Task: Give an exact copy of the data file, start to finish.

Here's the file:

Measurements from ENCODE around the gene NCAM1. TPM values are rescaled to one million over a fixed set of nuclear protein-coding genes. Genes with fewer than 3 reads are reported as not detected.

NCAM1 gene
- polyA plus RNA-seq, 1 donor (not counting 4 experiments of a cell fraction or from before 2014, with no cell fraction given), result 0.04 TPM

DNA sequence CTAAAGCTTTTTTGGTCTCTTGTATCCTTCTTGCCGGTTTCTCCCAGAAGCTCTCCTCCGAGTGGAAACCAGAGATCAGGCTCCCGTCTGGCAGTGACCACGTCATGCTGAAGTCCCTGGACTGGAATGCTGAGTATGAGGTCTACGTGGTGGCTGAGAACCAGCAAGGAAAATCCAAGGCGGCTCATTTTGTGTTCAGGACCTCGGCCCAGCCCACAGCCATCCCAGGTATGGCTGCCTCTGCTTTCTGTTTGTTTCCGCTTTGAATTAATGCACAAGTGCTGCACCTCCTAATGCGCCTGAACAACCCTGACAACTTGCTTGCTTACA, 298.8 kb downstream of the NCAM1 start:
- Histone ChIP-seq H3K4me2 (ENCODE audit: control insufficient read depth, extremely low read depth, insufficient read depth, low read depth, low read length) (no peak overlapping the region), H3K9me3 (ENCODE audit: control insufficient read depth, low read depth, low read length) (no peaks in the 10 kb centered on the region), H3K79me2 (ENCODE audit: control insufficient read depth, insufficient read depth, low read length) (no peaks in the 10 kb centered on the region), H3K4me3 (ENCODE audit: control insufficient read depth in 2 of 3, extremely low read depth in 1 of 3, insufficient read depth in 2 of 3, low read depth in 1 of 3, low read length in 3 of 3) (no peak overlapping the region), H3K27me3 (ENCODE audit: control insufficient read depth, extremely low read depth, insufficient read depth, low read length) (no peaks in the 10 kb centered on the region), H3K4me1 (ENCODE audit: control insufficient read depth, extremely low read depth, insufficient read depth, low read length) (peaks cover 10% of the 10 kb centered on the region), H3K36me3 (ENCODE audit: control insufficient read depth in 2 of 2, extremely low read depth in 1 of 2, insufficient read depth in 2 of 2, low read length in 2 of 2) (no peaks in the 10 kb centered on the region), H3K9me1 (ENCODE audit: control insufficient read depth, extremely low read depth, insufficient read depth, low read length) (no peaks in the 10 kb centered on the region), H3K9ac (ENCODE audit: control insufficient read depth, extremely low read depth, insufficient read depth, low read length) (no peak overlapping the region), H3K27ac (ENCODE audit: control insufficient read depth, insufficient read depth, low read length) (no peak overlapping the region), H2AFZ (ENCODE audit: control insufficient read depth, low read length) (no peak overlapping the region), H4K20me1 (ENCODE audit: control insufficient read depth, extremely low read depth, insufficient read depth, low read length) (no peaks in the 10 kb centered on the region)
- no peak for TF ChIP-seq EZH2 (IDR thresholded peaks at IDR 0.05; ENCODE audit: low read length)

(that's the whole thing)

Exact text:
Measurements from ENCODE around the gene NCAM1. TPM values are rescaled to one million over a fixed set of nuclear protein-coding genes. Genes with fewer than 3 reads are reported as not detected.

NCAM1 gene
- polyA plus RNA-seq, 1 donor (not counting 4 experiments of a cell fraction or from before 2014, with no cell fraction given), result 0.04 TPM

DNA sequence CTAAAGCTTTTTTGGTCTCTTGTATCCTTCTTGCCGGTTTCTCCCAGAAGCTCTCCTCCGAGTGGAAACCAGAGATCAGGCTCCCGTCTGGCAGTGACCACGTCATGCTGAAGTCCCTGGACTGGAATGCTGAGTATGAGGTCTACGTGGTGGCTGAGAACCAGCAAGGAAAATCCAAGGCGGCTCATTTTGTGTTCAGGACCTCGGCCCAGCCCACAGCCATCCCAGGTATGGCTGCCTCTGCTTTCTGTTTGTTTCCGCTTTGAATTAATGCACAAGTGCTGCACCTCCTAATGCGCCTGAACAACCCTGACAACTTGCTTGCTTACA, 298.8 kb downstream of the NCAM1 start:
- Histone ChIP-seq H3K4me2 (ENCODE audit: control insufficient read depth, extremely low read depth, insufficient read depth, low read depth, low read length) (no peak overlapping the region), H3K9me3 (ENCODE audit: control insufficient read depth, low read depth, low read length) (no peaks in the 10 kb centered on the region), H3K79me2 (ENCODE audit: control insufficient read depth, insufficient read depth, low read length) (no peaks in the 10 kb centered on the region), H3K4me3 (ENCODE audit: control insufficient read depth in 2 of 3, extremely low read depth in 1 of 3, insufficient read depth in 2 of 3, low read depth in 1 of 3, low read length in 3 of 3) (no peak overlapping the region), H3K27me3 (ENCODE audit: control insufficient read depth, extremely low read depth, insufficient read depth, low read length) (no peaks in the 10 kb centered on the region), H3K4me1 (ENCODE audit: control insufficient read depth, extremely low read depth, insufficient read depth, low read length) (peaks cover 10% of the 10 kb centered on the region), H3K36me3 (ENCODE audit: control insufficient read depth in 2 of 2, extremely low read depth in 1 of 2, insufficient read depth in 2 of 2, low read length in 2 of 2) (no peaks in the 10 kb centered on the region), H3K9me1 (ENCODE audit: control insufficient read depth, extremely low read depth, insufficient read depth, low read length) (no peaks in the 10 kb centered on the region), H3K9ac (ENCODE audit: control insufficient read depth, extremely low read depth, insufficient read depth, low read length) (no peak overlapping the region), H3K27ac (ENCODE audit: control insufficient read depth, insufficient read depth, low read length) (no peak overlapping the region), H2AFZ (ENCODE audit: control insufficient read depth, low read length) (no peak overlapping the region), H4K20me1 (ENCODE audit: control insufficient read depth, extremely low read depth, insufficient read depth, low read length) (no peaks in the 10 kb centered on the region)
- no peak for TF ChIP-seq EZH2 (IDR thresholded peaks at IDR 0.05; ENCODE audit: low read length)